And all this vegetation (if it’s still present) needs water, right? Another significant impact on the environment can be felt worldwide. All that livestock needs water to survive, and their required vegetation for sustenance also needs water to grow. Both of these factors combine to consume large amounts of water from lakes, bays, and rivers, which can deplete other important wildlife and production in the area. Still not convinced? According to the USDA, this water irrigates more than 12 million acres of vegetation – corn to be used for grain, to be specific – in 2017. It is the largest amount of acreage of irrigated land in the United States, all is for growing food for livestock!

Methane gas is another area of environmental concern. Animals cannot directly break down the cellulose in the grass on which they graze. However, they have a particular area of the digestive system that can break down the nutrients within the grass. This process then produces methane, which can negatively impact the environment. According to the Asia Pacific Journal of Clinical Nutrition, methane has a “global warming potential rating of 25 times that of carbon dioxide over 100 years, though it has a lifetime of 9 to 12 years in the atmosphere.” This is essential information, seeing as how methane can effectively hold heat in the atmosphere, contributing to global warming and negatively impacting the environment. While you might think that transportation efforts such as buses, planes, and cars are the bulk of the greenhouse gas emitters in the world, livestock does the same, if not more!

Lastly, another big area of concern is the conversion of grain into meat, also known as the grain: meat conversion ratio. This is the ratio of how much grain an animal requires to pack on the meat that humans will then consume. Larger animals (such as cows) will require more feed, while smaller animals (such as chickens) will require less. This grain (and the water and land it grows on) significantly impacts the environment. Based on information from PETA and the U.N. Convention to Combat Desertification, one single pound of meat requires at least ten pounds of grain. That statistic in and of itself is highly explanatory in regards to meat consumption and the effect on the environment!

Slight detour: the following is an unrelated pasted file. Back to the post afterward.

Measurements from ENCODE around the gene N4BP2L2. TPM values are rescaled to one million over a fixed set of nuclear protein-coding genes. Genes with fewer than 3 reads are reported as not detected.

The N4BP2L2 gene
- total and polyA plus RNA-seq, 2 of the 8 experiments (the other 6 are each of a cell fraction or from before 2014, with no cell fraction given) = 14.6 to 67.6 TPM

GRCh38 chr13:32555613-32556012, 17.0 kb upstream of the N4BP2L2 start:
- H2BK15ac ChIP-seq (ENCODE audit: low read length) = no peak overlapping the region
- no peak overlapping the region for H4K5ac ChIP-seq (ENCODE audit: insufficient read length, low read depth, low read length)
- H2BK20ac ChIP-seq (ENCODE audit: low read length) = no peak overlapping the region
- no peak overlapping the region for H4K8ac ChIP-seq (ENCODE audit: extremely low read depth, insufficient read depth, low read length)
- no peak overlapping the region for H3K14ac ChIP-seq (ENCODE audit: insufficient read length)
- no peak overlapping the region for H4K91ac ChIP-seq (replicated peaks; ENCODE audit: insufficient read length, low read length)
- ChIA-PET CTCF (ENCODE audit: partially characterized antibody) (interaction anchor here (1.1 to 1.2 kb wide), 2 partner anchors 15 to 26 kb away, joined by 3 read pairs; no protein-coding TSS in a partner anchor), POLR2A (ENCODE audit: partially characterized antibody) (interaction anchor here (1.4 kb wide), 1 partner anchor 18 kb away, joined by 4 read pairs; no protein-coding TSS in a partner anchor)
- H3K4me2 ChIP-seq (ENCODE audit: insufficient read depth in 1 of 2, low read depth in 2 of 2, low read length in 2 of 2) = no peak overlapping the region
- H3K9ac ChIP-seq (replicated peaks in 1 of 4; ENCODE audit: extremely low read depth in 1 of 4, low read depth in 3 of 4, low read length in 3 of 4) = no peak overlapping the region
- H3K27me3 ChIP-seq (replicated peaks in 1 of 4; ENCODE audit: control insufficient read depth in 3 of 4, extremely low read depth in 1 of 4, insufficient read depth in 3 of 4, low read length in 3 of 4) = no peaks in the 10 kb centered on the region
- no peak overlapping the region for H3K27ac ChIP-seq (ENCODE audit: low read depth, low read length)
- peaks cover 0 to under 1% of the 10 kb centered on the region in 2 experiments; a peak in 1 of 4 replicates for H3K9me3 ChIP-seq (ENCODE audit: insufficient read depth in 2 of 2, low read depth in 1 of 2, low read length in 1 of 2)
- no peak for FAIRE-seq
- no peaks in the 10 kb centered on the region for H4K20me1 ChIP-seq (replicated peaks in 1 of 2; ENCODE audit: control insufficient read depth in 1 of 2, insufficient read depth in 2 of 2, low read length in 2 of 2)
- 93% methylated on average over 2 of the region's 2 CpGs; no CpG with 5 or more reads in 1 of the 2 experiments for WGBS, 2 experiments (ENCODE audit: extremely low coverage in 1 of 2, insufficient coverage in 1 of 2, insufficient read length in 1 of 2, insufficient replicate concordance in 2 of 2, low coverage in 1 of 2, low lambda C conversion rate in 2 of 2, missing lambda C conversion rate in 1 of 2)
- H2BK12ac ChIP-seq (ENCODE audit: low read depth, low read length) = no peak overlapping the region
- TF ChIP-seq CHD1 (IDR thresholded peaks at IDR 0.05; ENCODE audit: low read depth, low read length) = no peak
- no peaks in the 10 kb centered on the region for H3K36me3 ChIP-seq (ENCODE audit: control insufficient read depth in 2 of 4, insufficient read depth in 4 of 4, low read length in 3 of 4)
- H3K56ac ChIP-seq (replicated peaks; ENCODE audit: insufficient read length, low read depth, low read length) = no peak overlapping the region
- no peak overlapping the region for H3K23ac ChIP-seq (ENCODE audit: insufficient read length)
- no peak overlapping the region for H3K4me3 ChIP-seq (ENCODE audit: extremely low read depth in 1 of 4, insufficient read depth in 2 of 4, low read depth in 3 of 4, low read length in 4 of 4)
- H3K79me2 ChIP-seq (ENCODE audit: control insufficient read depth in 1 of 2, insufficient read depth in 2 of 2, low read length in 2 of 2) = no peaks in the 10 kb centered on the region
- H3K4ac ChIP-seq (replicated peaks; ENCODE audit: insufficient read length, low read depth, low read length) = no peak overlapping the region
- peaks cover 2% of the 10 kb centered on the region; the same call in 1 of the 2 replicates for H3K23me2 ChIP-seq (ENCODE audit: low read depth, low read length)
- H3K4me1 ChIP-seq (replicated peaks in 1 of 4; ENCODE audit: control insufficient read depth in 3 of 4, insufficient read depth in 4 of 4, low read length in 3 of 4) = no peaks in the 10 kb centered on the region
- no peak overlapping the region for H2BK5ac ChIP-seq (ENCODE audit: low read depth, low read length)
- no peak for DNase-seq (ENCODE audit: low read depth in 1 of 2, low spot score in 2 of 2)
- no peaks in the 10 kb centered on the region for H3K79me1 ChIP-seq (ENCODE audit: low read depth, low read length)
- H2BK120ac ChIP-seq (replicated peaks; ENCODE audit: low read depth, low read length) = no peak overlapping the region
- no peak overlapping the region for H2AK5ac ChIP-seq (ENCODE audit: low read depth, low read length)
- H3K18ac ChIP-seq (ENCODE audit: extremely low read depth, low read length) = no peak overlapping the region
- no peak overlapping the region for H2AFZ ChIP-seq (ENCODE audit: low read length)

What Can You Do?

Not everything is lost when it comes to consuming meat; in fact, there are plenty of ways to change the scenario, even by choices you make at home every day. For starters, aim to consume a whole, nutrient-dense diet. While many of us think that protein from meat is the only way to get valuable vitamins and minerals in the diet, other foods like tofu and beans can give you those same micronutrients and an added dose of fiber! In addition, you can slowly begin to incorporate plant-based ingredients into your diet and enjoy the health-related benefits as well.

Another factor to consider is choosing your products and other goods at a local farmers markets or grocery. Shopping local has a plethora of benefits, one of the top being that you’ll get fresh, in-season foods from your neighbors at competitive prices – without having the goods shipped from all over the country. Fewer methane gas emissions, yes, please!

Bottom Line

If you aren’t used to a plant-based diet, that’s okay! There’s no need to jump in with both feet, and you shouldn’t. Always speak with your family doctor before converting to a plant-based diet to ensure there are no contraindications to your current health. Slowly incorporating more plant-based items into your daily meals will not only come with ease but will allow you to broaden your palate while simultaneously easing the burden on the environment. You might think just one person at a time can’t make much of an impact…. but it can!